Charley Harper’s bright, cheerful artwork depicts the natural world with crisp linear joy. His designs are known for their whimsy and graphic angular compositions. Born in West Virginia in 1922, Harper trained at the Art Academy of Cincinnati and studied color theory with visiting professor Josef Albers. He fell in love with a fellow art student named Edith McKee and after both interrupted their studies to aid the war effort, the pair married in 1947.
Upon graduation Harper started working at Schaten Studio where he learned how to silkscreen and gained fluency creating boldly linear commercial art designs. Harper’s commercial work included illustrations for The Golden Book of Biology, Betty Crocker’s Dinner for Two cookbook, and a series of covers for the Ford Times Magazine. The popularity of his illustrations spurred the creation of a silkscreen business and Harper continued to draw wildly imaginative nature designs for the rest of his life. Ironically, Harper preferred to mainly work indoors using guidebooks as visual references. Many of his illustrations included a deadpan accompanying essay inspired by the writings of E.B. White. His commissions included posters for the National Park Service as well as many wildlife conservation groups.
In an interview cited in 1977 promotional literature for the Frame House Gallery, Harper described his style: “When I look at a wildlife or nature subject, I don’t see the feathers in the wings, I just count the wings. I see exciting shapes, color combinations, patterns, textures, fascinating behavior and endless possibilities for making interesting pictures. I regard the picture as an ecosystem in which all the elements are interrelated, interdependent, perfectly balanced, without trimming or unutilized parts; and herein lies the lure of painting; in a world of chaos, the picture is one small rectangle in which the artist can create an ordered universe….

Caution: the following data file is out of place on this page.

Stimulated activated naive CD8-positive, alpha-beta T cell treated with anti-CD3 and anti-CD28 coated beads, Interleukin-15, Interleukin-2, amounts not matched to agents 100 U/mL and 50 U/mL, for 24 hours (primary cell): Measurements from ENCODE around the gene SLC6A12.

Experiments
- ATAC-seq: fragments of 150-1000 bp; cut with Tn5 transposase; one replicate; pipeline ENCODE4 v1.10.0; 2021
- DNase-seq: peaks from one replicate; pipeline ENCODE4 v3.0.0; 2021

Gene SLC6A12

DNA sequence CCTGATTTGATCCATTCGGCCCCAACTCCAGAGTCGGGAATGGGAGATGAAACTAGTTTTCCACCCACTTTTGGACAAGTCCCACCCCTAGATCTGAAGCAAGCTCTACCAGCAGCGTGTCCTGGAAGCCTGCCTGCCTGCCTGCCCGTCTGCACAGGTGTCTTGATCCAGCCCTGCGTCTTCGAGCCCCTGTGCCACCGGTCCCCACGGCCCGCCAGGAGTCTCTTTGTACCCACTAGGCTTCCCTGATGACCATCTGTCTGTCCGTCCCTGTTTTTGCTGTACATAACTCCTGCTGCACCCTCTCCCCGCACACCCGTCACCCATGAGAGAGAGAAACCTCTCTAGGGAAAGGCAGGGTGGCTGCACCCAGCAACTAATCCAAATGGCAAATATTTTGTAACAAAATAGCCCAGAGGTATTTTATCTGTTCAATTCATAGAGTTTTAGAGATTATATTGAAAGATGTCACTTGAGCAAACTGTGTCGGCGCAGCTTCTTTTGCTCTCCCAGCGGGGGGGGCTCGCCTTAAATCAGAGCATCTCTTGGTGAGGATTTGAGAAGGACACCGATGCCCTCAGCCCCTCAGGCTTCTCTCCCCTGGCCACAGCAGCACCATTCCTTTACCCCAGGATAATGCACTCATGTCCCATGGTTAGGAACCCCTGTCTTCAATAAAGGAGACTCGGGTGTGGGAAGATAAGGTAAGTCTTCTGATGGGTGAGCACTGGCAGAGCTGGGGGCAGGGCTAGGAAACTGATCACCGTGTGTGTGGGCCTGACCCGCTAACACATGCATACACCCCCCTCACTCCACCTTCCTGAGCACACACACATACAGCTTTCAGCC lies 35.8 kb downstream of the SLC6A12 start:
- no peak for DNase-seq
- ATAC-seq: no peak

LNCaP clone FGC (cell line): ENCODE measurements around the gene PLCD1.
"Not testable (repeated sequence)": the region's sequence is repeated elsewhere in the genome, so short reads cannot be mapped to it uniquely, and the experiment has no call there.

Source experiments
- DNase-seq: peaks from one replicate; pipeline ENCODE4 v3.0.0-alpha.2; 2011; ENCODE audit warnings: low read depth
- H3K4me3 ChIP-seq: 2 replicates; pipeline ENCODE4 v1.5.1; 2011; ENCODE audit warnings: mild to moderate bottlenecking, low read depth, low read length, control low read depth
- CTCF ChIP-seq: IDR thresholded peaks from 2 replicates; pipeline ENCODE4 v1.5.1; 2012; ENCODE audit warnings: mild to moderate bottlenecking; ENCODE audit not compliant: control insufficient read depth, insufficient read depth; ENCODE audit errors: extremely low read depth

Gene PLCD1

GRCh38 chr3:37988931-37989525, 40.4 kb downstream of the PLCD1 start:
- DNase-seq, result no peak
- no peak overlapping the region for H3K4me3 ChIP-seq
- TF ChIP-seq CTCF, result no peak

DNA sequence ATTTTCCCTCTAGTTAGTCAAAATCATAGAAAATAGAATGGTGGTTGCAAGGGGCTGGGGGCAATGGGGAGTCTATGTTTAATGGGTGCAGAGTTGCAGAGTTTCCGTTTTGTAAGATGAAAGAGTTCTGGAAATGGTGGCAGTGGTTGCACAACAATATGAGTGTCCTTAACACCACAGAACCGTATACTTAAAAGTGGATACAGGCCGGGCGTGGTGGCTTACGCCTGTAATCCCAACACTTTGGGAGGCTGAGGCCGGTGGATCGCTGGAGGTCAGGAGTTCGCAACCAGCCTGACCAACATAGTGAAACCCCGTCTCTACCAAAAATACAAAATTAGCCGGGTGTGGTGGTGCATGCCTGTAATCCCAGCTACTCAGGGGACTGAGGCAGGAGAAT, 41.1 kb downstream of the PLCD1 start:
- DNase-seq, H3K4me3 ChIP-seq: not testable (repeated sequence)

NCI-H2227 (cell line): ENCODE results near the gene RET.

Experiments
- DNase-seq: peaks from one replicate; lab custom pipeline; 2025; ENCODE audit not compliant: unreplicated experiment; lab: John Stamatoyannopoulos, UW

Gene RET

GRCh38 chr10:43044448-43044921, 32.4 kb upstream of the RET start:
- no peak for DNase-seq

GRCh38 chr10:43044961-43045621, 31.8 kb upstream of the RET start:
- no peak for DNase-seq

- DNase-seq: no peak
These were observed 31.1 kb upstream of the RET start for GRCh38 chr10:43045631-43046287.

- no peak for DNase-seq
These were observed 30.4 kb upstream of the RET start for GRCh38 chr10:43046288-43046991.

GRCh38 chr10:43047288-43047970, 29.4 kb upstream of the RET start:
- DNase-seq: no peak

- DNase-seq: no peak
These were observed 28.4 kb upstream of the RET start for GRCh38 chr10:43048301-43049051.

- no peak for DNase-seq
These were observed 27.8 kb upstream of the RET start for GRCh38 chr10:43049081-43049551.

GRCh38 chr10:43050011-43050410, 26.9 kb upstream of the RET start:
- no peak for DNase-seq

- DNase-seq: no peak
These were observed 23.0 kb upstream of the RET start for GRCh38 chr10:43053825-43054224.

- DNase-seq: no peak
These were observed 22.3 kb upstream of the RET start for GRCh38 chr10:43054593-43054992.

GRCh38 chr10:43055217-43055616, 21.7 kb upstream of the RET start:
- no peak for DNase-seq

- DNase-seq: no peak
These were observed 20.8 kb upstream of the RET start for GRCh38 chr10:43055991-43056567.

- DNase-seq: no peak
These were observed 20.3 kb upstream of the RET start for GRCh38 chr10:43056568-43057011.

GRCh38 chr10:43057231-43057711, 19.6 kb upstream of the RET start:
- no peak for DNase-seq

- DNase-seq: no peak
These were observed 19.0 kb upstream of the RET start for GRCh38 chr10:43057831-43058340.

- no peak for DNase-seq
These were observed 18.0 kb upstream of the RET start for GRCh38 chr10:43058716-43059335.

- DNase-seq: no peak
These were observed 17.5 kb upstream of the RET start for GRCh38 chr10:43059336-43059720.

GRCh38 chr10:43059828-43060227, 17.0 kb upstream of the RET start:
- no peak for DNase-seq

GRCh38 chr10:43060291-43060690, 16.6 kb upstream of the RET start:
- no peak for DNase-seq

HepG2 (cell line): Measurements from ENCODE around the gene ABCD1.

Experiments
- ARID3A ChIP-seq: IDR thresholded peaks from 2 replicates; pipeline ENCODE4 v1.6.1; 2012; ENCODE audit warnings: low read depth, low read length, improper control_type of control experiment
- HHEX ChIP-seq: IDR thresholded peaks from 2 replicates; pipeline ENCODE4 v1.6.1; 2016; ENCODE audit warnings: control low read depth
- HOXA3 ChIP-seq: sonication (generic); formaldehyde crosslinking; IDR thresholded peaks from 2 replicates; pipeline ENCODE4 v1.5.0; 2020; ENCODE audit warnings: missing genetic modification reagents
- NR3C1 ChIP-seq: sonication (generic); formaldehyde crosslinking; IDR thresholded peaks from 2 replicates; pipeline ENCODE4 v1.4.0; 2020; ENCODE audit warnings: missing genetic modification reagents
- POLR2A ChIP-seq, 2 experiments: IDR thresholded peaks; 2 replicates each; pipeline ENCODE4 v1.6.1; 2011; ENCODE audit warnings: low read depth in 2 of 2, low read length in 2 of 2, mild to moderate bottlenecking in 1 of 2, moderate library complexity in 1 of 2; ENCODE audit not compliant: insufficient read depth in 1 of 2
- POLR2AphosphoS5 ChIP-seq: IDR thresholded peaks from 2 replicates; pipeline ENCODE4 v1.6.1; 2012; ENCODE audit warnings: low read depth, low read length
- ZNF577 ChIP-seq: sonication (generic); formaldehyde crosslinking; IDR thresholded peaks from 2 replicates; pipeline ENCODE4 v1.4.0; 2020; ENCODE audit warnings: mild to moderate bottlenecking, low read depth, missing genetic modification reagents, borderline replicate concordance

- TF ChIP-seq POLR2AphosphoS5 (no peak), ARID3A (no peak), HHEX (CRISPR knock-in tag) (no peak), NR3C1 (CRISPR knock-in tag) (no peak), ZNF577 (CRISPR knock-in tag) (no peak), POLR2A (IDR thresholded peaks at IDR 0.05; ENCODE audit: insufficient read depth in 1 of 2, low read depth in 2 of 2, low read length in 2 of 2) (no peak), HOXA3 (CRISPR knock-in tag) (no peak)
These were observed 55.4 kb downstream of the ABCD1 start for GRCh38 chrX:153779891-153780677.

I don’t try to put everything in, I try to leave everything out….
Remember that I didn’t start out to paint a bird – the bird already existed. I started out to paint a picture of a bird, a picture which didn’t exist before I came along, a picture which gives me a chance to share with you my thoughts about the bird. Once you accept this seemingly simplistic but really quite profound premise, you will appreciate the many varied approaches to the making of pictures, all of which start where realism leaves off, but all of which require an understanding of realism for their successful execution.”
Harper passed away on June 10, 2007. His work has received renewed critical acclaim and is the subject of a recent monograph by designer Todd Oldham titled Charley Harper: An Illustrated Life.
Additional Charley Harper Resources:
The Harper family website
A 2006 interview with the artist
A 2011 article about Harper’s life and work with photographs of his studio